In the days Jesus walked, many judges and officers of the court were corrupt. In fact, in the land of Israel, it had been so for a long time. Over time, God had sent prophet after prophet to tell Israel that such was incompatible with His kingdom. Isaiah had cried, “Your rulers are rebels, companions of thieves; they all love bribes and chase after gifts. They do not defend the cause of the fatherless; the widow’s case does not come before them.” Jeremiah had levelled God’s charge, “Their evil deeds have no limit; they do not plead the case of the fatherless to win it, they do not defend the rights of the poor.” Micah also, “Her leaders judge for a bribe, her priests teach for a price, and her prophets tell fortunes for money.” In fact, most every prophet of God said something to Israel along these lines. It is literally an understatement to say that the judges and rulers of Israel did not have a consistent track record of honesty and righteousness in passing sentence. Moreover, in Christ’s day the government officials consisted largely of Roman aggressors and Jewish conspirators. It was poisoned through and through with corruption for personal gain.
In such an environment, someone who was being dragged to court had much to fear. For it was at least a significant probability if not a certainty that the judge and the court officials (who were appointed by the government) were dishonest. That meant that even if you were clearly in the right, if your adversary had means to bribe them, you were going to loose – and losing often meant financial bankruptcy and debtor’s prison.
It was in that environment that Jesus gave His Sermon on the Mount.
In expanding our understanding of murder, Jesus preached a dramatic escalation of the 6th commandment. He told us that while the act of murder is subject to human judgment, the unrighteous anger that leads to the act to start with is so offensive to God that even flippant comments made because of it put us in danger of the fire of hell. The Lord would rather that we delay worship than come before Him with such unrighteousness in our hearts.
So speaking of two of God’s people who do not get along, Jesus says: “Settle matters quickly with your adversary who is taking you to court. Do it while you are still with him on the way, or he may hand you over to the judge, and the judge may hand you over to the officer, and you may be thrown into prison. I tell you the truth, you will not get out until you have paid the last penny.”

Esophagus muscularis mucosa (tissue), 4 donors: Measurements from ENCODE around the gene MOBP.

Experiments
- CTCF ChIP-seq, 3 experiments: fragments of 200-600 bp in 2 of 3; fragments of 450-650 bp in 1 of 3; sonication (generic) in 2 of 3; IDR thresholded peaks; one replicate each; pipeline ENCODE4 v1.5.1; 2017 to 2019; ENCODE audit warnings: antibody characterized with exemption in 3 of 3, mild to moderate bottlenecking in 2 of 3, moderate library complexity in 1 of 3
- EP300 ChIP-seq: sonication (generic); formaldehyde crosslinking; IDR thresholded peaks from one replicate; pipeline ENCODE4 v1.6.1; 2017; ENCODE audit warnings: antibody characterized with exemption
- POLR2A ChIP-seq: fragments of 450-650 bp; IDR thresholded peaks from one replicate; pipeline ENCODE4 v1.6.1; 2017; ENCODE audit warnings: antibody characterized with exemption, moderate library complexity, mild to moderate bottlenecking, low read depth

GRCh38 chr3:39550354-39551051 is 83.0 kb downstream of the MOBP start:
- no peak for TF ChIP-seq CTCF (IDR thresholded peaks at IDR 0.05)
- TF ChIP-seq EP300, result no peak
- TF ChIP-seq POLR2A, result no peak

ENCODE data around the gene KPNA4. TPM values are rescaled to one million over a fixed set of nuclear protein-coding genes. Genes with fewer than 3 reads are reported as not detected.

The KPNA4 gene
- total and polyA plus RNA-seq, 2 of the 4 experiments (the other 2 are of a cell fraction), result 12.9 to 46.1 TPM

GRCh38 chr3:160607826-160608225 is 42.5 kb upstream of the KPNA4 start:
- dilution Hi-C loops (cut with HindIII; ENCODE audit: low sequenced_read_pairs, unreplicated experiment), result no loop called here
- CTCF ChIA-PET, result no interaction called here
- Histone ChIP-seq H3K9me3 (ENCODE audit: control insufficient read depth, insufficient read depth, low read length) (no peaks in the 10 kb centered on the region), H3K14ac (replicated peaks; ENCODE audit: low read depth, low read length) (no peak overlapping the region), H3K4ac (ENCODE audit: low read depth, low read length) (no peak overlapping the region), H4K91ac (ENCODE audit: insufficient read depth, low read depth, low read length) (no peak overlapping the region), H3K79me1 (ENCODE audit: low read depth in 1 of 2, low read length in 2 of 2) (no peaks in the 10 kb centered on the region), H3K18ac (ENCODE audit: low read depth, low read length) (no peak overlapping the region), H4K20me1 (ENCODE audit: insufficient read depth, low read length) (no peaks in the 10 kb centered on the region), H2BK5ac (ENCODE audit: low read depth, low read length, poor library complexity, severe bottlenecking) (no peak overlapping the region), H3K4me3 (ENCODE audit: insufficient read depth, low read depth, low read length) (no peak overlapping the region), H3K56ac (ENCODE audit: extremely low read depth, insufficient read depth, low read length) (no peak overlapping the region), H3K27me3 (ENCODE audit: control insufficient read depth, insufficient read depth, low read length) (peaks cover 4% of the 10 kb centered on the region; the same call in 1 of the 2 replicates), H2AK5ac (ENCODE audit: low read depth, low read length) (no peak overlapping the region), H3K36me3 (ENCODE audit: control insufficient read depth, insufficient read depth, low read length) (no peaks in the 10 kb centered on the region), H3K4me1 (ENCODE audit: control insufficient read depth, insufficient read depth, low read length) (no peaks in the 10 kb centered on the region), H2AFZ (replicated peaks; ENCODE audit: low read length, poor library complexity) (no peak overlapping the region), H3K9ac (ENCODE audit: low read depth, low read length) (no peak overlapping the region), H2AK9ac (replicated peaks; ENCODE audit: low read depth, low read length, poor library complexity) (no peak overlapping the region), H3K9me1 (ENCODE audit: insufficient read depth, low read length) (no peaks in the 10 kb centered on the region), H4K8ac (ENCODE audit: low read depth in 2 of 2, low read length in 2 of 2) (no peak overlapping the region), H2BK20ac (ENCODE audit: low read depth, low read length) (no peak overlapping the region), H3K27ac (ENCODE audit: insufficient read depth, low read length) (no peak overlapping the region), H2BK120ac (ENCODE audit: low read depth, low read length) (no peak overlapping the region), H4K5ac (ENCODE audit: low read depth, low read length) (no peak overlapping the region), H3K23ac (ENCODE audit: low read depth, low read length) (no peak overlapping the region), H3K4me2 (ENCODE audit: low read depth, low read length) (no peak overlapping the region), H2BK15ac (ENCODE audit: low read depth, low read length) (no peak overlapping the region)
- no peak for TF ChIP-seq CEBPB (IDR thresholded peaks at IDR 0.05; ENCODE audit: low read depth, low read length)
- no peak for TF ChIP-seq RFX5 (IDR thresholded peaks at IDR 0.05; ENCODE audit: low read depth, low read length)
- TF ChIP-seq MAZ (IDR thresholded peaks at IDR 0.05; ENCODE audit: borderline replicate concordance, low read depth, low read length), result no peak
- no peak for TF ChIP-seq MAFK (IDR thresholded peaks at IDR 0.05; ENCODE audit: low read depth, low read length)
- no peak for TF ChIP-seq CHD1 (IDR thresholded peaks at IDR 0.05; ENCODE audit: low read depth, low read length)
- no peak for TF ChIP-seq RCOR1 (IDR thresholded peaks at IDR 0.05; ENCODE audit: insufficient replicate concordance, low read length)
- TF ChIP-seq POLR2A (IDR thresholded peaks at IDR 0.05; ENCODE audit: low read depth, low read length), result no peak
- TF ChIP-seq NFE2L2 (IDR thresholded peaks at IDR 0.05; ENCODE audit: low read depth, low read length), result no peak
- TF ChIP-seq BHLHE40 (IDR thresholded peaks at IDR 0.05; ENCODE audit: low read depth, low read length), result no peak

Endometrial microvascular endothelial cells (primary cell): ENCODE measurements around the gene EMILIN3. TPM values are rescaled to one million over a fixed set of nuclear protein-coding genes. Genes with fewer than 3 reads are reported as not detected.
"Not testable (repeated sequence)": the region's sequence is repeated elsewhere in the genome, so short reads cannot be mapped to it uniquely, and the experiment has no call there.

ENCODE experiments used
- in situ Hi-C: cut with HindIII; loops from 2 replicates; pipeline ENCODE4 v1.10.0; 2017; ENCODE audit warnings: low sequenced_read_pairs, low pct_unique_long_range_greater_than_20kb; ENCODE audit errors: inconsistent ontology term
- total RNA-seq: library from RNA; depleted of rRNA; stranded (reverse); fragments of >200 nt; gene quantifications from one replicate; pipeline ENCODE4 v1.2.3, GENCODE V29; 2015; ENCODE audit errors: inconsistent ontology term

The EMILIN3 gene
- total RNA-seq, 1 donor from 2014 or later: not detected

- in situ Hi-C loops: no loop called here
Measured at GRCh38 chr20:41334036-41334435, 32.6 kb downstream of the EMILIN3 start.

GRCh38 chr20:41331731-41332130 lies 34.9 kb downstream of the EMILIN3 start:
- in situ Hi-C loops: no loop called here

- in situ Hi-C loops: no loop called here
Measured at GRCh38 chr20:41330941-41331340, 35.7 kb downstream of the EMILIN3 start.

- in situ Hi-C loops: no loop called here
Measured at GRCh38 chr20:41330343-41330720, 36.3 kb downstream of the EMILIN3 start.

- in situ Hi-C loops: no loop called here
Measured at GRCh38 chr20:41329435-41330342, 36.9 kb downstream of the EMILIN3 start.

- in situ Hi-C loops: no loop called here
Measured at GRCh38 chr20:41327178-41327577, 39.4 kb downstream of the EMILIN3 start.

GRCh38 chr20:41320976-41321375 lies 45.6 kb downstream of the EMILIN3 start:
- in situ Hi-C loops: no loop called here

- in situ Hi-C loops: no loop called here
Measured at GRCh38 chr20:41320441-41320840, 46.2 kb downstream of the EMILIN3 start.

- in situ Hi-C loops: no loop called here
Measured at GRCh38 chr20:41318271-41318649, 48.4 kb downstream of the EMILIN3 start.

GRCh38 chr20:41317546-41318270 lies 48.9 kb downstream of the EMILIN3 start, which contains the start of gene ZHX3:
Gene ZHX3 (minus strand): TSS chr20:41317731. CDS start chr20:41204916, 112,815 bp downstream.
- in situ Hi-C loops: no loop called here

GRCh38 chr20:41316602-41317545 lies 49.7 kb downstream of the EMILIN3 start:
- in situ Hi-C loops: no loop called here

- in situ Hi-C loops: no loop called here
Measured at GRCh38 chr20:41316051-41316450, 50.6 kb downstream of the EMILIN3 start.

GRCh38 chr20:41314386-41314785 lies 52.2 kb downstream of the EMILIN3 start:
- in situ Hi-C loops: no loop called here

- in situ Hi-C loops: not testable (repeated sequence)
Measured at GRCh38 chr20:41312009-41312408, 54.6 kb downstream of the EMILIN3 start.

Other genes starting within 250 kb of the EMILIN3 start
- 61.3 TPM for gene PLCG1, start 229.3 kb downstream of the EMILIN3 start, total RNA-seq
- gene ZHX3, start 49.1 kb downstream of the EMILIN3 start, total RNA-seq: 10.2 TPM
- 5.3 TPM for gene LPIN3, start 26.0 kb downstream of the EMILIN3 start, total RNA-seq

Jesus deliberately uses an example that avoids mentioning why the two parties are at odds. It is almost as through exactly why someone has something against you is irrelevant. The offended party will still cry out to God for justice, and we who have offended them will be named in God’s court. Except in God’s court we cannot bribe our way out of a legal claim against us, and the outcome of God’s court is far more predictable than any human court. If the other party has a case against us that has any merit at all, He will surely rule according to what is right. That is a foregone conclusion – you can know it long before you get to the courtroom. He who is righteousness will not rule for us who are holding onto unrighteous anger. Consequently, the priority for God’s people must always be on making it right, and doing so quickly. For what does it take for one of God’s people to call to the judge? Just a moment of prayer!
God’s people must never tarry to make amends to those we have offended. Moreover, the example Jesus uses with a corrupt human court is a comparative one. And what is the comparison between us and Him? Paul wrote, “But God demonstrates his own love for us in this: While we were still sinners, Christ died for us.” If God would die for us while we were His enemies so that we might inherit eternal life, how much more should we be willing to make a sacrifice for the betterment our fellow man in this life? That is a question well worth considering every time we baulk of the cost of making it right. Amen.
Be imitators of God, therefore, as dearly loved children and live a life of love, just as Christ loved us and gave himself up for us as a fragrant offering and sacrifice to God.The Apostle Paul (speaking in Ephesians 5:1-2)
Do you have anything against a fellow believer? If so, how can you make it right?
If not, how can you bless someone today?